We also thank the contributions of the faith leaders: Rev Leith Anderson, President of the National Association for Evangelicals, USA; Rev Alastair Redfern, Bishop of Derby, UK; Rev Mitch Hescox, CEO of Evangelical Environmental Net– work, USA. We thank Dr. Jeremy Farrar, CEO of the Wellcome Trust for his contributions as a speaker and for thoughtful ed– its of the document.
We acknowledge the major contributions to the drafting of the declaration by Drs: Maria Neira (WHO), Andy Haines (London School of Hygiene and Tropical Medicine) and Jos Lelieveld (Max Planck Inst of Chemistry, Mainz). For a list of speakers and panelists at the symposium, please see the agenda of the meeting attached at the end of this document.
We are thankful to the sponsors of the workshop: Maria Neira of WHO; Drs Bess Marcus and Michael Pratt of Institute of Public Health at the University of California at San Diego; Drs Erminia Guarneri and Rauni King of the Miraglo Foundation.
End of Declaration
VATICAN CITY — California has opened a new front in its war on Donald Trump — the Vatican, where Gov. Jerry Brown on Saturday sought to enlist the Catholic Church in his effort to undermine the president’s climate policies abroad.
Brown, addressing a somber gathering of scientists, politicians and religious leaders here, rebuked Trump’s rejection of mainstream climate science as a “lie within a lie,” urging religious establishments to help “awaken the world” to efforts to reduce greenhouse gas emissions.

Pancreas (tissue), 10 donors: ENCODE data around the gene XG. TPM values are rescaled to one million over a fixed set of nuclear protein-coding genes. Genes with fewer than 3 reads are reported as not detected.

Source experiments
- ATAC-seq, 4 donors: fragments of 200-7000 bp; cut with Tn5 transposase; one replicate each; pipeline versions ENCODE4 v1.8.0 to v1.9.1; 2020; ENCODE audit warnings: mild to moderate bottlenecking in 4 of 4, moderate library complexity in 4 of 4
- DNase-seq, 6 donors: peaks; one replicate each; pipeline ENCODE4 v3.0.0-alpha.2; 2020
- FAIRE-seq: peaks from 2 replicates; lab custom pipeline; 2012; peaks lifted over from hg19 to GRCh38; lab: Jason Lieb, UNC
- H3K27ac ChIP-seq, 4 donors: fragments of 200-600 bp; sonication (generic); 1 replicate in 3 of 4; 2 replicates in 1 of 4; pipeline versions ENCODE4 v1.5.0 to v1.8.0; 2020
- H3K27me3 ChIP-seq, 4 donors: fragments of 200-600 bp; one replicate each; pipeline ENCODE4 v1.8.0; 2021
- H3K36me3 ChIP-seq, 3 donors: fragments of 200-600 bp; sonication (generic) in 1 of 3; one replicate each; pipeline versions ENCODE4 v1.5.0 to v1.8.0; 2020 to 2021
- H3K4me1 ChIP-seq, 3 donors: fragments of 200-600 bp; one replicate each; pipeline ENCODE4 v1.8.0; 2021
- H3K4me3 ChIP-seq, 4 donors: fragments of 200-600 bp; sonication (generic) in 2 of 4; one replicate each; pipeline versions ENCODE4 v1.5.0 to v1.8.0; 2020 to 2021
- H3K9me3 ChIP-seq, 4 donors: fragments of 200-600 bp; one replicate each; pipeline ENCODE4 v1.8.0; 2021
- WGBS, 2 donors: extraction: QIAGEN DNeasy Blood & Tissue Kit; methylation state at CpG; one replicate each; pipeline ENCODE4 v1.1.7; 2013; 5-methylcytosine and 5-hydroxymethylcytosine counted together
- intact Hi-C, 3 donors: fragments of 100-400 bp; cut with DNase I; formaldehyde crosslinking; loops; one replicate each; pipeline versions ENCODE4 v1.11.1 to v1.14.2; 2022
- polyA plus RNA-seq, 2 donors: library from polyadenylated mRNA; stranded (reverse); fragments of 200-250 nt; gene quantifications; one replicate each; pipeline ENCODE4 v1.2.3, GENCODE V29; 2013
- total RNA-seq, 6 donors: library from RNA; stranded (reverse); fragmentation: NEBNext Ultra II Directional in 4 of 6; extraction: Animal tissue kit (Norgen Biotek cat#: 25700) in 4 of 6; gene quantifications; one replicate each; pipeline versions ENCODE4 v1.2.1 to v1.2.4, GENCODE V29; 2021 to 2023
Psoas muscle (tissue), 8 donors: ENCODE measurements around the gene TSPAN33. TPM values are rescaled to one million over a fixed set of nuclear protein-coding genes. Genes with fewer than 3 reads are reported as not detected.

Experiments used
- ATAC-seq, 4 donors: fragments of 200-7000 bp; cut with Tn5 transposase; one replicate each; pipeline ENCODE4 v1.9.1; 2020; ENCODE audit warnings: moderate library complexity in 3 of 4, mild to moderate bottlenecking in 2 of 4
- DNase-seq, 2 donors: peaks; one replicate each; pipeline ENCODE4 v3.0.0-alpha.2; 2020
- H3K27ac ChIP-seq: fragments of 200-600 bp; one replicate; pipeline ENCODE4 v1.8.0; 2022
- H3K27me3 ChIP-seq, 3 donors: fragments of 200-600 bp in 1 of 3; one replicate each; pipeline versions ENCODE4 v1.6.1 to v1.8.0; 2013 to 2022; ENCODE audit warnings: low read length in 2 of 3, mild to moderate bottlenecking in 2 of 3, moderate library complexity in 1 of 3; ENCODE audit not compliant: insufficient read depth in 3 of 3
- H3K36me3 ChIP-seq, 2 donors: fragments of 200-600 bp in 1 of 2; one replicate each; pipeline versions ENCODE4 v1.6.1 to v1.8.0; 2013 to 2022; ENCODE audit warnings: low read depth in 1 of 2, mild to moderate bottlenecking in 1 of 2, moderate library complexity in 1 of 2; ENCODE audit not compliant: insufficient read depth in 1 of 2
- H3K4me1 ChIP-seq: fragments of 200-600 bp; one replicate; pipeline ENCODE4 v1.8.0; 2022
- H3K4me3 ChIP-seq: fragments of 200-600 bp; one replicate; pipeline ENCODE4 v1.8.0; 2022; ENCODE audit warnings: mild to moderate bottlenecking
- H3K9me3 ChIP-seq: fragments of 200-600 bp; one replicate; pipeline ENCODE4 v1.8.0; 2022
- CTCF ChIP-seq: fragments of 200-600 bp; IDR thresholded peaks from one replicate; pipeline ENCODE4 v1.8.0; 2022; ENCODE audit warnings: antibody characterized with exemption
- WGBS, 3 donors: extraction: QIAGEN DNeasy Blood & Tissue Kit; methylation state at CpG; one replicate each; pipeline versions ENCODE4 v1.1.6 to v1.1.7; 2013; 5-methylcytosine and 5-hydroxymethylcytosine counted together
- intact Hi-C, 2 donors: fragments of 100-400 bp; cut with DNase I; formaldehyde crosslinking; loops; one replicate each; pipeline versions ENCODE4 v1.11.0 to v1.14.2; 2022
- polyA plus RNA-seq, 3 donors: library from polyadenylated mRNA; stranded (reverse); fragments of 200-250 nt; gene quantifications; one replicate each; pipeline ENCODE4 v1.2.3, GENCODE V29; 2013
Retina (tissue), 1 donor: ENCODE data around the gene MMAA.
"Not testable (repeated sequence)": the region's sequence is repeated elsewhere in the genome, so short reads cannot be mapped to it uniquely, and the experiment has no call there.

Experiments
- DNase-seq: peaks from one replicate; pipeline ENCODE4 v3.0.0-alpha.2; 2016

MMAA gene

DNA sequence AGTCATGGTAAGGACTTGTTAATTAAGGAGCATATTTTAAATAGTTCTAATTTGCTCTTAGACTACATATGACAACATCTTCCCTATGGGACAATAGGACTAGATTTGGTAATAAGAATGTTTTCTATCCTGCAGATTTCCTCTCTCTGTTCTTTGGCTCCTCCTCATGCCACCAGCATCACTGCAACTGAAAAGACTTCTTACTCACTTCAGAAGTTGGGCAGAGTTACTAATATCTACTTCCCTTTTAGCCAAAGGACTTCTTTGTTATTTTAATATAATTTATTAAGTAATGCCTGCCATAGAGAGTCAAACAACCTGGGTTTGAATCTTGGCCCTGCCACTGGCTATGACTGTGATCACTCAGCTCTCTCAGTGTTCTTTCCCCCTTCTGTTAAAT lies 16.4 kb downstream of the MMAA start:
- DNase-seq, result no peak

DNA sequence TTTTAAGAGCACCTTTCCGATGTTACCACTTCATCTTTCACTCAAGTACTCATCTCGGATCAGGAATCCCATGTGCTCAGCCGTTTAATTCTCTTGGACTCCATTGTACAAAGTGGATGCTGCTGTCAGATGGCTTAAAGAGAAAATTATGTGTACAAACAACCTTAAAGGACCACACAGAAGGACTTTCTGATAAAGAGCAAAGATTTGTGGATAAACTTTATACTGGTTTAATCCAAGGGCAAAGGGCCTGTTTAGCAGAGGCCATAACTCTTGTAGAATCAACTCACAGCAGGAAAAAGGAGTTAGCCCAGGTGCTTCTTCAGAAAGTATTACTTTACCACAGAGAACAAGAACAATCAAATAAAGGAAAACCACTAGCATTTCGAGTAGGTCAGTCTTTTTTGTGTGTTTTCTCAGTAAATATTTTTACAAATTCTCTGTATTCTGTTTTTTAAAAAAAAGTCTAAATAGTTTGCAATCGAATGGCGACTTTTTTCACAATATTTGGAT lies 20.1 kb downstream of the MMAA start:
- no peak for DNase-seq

The conspicuous repudiation of the president, in this center of Christendom on the eve of this week’s international climate talks in Bonn, Germany, served to underscore Brown’s role as one of the most prominent figures in the anti-Trump resistance. But it also highlighted California’s deep antipathy toward the president on a global stage, allying the nation’s most populous state with the international community against the backdrop ofsimmering tension between the White House and Pope Francis on climate change.
The pope, who did not appear at the conference, implicitly criticized the president in October for withdrawing from the Paris climate agreement, a decision that weighed heavily over the gathering.
Brown wasn’t the only Californian emphasizing the American divide over global warming — or the state’s determination to blaze its own trail on the issue. Rallying the same audience the previous day, California Democratic state Senate leader Kevin de León cast California’s leaders — and not, explicitly, Washington’s — as the “faithful stewards of God’s creation.”